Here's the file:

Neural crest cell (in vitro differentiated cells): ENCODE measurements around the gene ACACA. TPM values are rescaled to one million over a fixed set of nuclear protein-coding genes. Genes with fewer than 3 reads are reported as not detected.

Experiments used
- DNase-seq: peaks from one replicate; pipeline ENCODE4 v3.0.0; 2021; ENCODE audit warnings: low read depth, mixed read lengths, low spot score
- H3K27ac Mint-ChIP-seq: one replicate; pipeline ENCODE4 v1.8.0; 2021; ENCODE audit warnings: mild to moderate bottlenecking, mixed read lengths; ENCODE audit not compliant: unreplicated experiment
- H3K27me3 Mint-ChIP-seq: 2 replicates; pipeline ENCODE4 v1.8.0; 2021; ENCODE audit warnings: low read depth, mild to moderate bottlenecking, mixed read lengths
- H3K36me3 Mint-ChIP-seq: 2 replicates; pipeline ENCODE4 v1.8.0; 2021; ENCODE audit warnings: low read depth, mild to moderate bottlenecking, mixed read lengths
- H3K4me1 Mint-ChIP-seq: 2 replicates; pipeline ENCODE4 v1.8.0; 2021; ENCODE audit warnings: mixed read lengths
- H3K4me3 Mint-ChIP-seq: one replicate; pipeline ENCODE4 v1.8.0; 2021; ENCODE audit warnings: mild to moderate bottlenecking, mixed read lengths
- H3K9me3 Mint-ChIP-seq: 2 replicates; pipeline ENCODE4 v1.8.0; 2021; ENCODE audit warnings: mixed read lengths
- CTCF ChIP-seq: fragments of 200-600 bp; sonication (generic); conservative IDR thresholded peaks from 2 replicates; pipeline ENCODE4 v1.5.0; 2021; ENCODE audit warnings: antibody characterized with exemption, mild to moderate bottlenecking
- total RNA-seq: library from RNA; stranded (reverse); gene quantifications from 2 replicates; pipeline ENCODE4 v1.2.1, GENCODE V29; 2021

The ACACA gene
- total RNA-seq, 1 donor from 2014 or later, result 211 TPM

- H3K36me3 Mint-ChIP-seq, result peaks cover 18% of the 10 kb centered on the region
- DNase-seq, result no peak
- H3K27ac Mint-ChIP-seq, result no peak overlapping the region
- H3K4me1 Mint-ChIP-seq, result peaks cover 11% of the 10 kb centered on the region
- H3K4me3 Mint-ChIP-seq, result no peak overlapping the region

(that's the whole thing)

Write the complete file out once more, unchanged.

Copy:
Neural crest cell (in vitro differentiated cells): ENCODE measurements around the gene ACACA. TPM values are rescaled to one million over a fixed set of nuclear protein-coding genes. Genes with fewer than 3 reads are reported as not detected.

Experiments used
- DNase-seq: peaks from one replicate; pipeline ENCODE4 v3.0.0; 2021; ENCODE audit warnings: low read depth, mixed read lengths, low spot score
- H3K27ac Mint-ChIP-seq: one replicate; pipeline ENCODE4 v1.8.0; 2021; ENCODE audit warnings: mild to moderate bottlenecking, mixed read lengths; ENCODE audit not compliant: unreplicated experiment
- H3K27me3 Mint-ChIP-seq: 2 replicates; pipeline ENCODE4 v1.8.0; 2021; ENCODE audit warnings: low read depth, mild to moderate bottlenecking, mixed read lengths
- H3K36me3 Mint-ChIP-seq: 2 replicates; pipeline ENCODE4 v1.8.0; 2021; ENCODE audit warnings: low read depth, mild to moderate bottlenecking, mixed read lengths
- H3K4me1 Mint-ChIP-seq: 2 replicates; pipeline ENCODE4 v1.8.0; 2021; ENCODE audit warnings: mixed read lengths
- H3K4me3 Mint-ChIP-seq: one replicate; pipeline ENCODE4 v1.8.0; 2021; ENCODE audit warnings: mild to moderate bottlenecking, mixed read lengths
- H3K9me3 Mint-ChIP-seq: 2 replicates; pipeline ENCODE4 v1.8.0; 2021; ENCODE audit warnings: mixed read lengths
- CTCF ChIP-seq: fragments of 200-600 bp; sonication (generic); conservative IDR thresholded peaks from 2 replicates; pipeline ENCODE4 v1.5.0; 2021; ENCODE audit warnings: antibody characterized with exemption, mild to moderate bottlenecking
- total RNA-seq: library from RNA; stranded (reverse); gene quantifications from 2 replicates; pipeline ENCODE4 v1.2.1, GENCODE V29; 2021

The ACACA gene
- total RNA-seq, 1 donor from 2014 or later, result 211 TPM

- H3K36me3 Mint-ChIP-seq, result peaks cover 18% of the 10 kb centered on the region
- DNase-seq, result no peak
- H3K27ac Mint-ChIP-seq, result no peak overlapping the region
- H3K4me1 Mint-ChIP-seq, result peaks cover 11% of the 10 kb centered on the region
- H3K4me3 Mint-ChIP-seq, result no peak overlapping the region